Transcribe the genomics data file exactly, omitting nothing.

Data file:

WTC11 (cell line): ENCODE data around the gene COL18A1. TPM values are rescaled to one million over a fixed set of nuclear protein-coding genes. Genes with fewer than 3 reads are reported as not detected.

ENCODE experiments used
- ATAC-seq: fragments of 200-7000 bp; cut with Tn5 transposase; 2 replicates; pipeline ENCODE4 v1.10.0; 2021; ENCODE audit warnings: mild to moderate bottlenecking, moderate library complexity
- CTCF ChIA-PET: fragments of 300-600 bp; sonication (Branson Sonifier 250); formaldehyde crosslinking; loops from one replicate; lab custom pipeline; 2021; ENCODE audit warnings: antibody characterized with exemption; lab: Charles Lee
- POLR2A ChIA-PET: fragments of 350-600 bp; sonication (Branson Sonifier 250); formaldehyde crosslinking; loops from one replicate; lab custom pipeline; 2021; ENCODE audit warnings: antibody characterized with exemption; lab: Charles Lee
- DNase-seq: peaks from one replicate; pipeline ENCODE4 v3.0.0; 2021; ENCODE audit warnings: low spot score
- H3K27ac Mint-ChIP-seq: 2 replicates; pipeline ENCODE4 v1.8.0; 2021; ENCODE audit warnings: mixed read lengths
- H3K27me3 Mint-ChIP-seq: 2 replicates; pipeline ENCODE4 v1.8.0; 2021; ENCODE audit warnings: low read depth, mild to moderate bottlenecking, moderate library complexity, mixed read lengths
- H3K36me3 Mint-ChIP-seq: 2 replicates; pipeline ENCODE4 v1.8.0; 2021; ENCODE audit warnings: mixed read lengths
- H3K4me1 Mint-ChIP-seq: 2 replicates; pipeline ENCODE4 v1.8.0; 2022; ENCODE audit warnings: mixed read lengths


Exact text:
WTC11 (cell line): ENCODE data around the gene COL18A1. TPM values are rescaled to one million over a fixed set of nuclear protein-coding genes. Genes with fewer than 3 reads are reported as not detected.

ENCODE experiments used
- ATAC-seq: fragments of 200-7000 bp; cut with Tn5 transposase; 2 replicates; pipeline ENCODE4 v1.10.0; 2021; ENCODE audit warnings: mild to moderate bottlenecking, moderate library complexity
- CTCF ChIA-PET: fragments of 300-600 bp; sonication (Branson Sonifier 250); formaldehyde crosslinking; loops from one replicate; lab custom pipeline; 2021; ENCODE audit warnings: antibody characterized with exemption; lab: Charles Lee
- POLR2A ChIA-PET: fragments of 350-600 bp; sonication (Branson Sonifier 250); formaldehyde crosslinking; loops from one replicate; lab custom pipeline; 2021; ENCODE audit warnings: antibody characterized with exemption; lab: Charles Lee
- DNase-seq: peaks from one replicate; pipeline ENCODE4 v3.0.0; 2021; ENCODE audit warnings: low spot score
- H3K27ac Mint-ChIP-seq: 2 replicates; pipeline ENCODE4 v1.8.0; 2021; ENCODE audit warnings: mixed read lengths
- H3K27me3 Mint-ChIP-seq: 2 replicates; pipeline ENCODE4 v1.8.0; 2021; ENCODE audit warnings: low read depth, mild to moderate bottlenecking, moderate library complexity, mixed read lengths
- H3K36me3 Mint-ChIP-seq: 2 replicates; pipeline ENCODE4 v1.8.0; 2021; ENCODE audit warnings: mixed read lengths
- H3K4me1 Mint-ChIP-seq: 2 replicates; pipeline ENCODE4 v1.8.0; 2022; ENCODE audit warnings: mixed read lengths